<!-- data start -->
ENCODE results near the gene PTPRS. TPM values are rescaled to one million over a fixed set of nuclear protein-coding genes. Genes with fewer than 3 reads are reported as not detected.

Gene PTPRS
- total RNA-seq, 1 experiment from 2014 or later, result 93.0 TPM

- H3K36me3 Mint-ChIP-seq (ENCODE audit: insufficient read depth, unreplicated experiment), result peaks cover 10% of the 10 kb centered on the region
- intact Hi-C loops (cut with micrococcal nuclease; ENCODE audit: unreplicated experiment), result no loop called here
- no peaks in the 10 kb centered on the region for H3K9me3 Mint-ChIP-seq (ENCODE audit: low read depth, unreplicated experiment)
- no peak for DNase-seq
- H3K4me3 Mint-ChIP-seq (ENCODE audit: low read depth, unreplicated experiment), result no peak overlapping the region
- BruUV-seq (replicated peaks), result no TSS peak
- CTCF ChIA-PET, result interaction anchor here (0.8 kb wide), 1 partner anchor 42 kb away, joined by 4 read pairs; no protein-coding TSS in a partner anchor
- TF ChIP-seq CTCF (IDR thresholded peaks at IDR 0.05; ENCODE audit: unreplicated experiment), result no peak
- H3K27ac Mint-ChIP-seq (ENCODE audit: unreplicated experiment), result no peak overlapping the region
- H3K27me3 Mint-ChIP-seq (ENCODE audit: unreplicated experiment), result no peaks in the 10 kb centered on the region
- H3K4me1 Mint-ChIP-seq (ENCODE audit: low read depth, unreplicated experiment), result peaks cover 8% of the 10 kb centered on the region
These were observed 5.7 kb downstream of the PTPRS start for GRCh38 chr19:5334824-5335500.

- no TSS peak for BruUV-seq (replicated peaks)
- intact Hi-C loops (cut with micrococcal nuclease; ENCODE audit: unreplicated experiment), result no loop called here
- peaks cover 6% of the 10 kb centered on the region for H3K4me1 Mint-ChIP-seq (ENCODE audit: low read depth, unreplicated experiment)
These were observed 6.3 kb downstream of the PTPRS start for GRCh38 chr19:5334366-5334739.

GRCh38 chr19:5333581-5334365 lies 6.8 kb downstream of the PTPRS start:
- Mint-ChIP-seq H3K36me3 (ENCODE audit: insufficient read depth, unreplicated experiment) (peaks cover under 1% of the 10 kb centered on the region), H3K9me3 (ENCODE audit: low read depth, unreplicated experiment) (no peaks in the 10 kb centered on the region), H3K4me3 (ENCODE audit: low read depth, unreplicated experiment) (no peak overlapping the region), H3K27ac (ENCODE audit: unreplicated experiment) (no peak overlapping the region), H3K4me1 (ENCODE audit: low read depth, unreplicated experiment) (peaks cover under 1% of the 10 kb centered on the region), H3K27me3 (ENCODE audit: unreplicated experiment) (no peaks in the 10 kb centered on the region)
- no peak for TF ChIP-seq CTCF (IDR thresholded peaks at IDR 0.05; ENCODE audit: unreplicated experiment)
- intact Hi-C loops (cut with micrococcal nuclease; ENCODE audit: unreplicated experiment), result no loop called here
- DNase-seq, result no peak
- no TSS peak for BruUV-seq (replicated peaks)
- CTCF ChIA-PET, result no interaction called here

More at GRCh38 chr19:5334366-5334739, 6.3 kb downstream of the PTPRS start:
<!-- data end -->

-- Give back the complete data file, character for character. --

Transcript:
ENCODE results near the gene PTPRS. TPM values are rescaled to one million over a fixed set of nuclear protein-coding genes. Genes with fewer than 3 reads are reported as not detected.

Gene PTPRS
- total RNA-seq, 1 experiment from 2014 or later, result 93.0 TPM

- H3K36me3 Mint-ChIP-seq (ENCODE audit: insufficient read depth, unreplicated experiment), result peaks cover 10% of the 10 kb centered on the region
- intact Hi-C loops (cut with micrococcal nuclease; ENCODE audit: unreplicated experiment), result no loop called here
- no peaks in the 10 kb centered on the region for H3K9me3 Mint-ChIP-seq (ENCODE audit: low read depth, unreplicated experiment)
- no peak for DNase-seq
- H3K4me3 Mint-ChIP-seq (ENCODE audit: low read depth, unreplicated experiment), result no peak overlapping the region
- BruUV-seq (replicated peaks), result no TSS peak
- CTCF ChIA-PET, result interaction anchor here (0.8 kb wide), 1 partner anchor 42 kb away, joined by 4 read pairs; no protein-coding TSS in a partner anchor
- TF ChIP-seq CTCF (IDR thresholded peaks at IDR 0.05; ENCODE audit: unreplicated experiment), result no peak
- H3K27ac Mint-ChIP-seq (ENCODE audit: unreplicated experiment), result no peak overlapping the region
- H3K27me3 Mint-ChIP-seq (ENCODE audit: unreplicated experiment), result no peaks in the 10 kb centered on the region
- H3K4me1 Mint-ChIP-seq (ENCODE audit: low read depth, unreplicated experiment), result peaks cover 8% of the 10 kb centered on the region
These were observed 5.7 kb downstream of the PTPRS start for GRCh38 chr19:5334824-5335500.

- no TSS peak for BruUV-seq (replicated peaks)
- intact Hi-C loops (cut with micrococcal nuclease; ENCODE audit: unreplicated experiment), result no loop called here
- peaks cover 6% of the 10 kb centered on the region for H3K4me1 Mint-ChIP-seq (ENCODE audit: low read depth, unreplicated experiment)
These were observed 6.3 kb downstream of the PTPRS start for GRCh38 chr19:5334366-5334739.

GRCh38 chr19:5333581-5334365 lies 6.8 kb downstream of the PTPRS start:
- Mint-ChIP-seq H3K36me3 (ENCODE audit: insufficient read depth, unreplicated experiment) (peaks cover under 1% of the 10 kb centered on the region), H3K9me3 (ENCODE audit: low read depth, unreplicated experiment) (no peaks in the 10 kb centered on the region), H3K4me3 (ENCODE audit: low read depth, unreplicated experiment) (no peak overlapping the region), H3K27ac (ENCODE audit: unreplicated experiment) (no peak overlapping the region), H3K4me1 (ENCODE audit: low read depth, unreplicated experiment) (peaks cover under 1% of the 10 kb centered on the region), H3K27me3 (ENCODE audit: unreplicated experiment) (no peaks in the 10 kb centered on the region)
- no peak for TF ChIP-seq CTCF (IDR thresholded peaks at IDR 0.05; ENCODE audit: unreplicated experiment)
- intact Hi-C loops (cut with micrococcal nuclease; ENCODE audit: unreplicated experiment), result no loop called here
- DNase-seq, result no peak
- no TSS peak for BruUV-seq (replicated peaks)
- CTCF ChIA-PET, result no interaction called here

More at GRCh38 chr19:5334366-5334739, 6.3 kb downstream of the PTPRS start: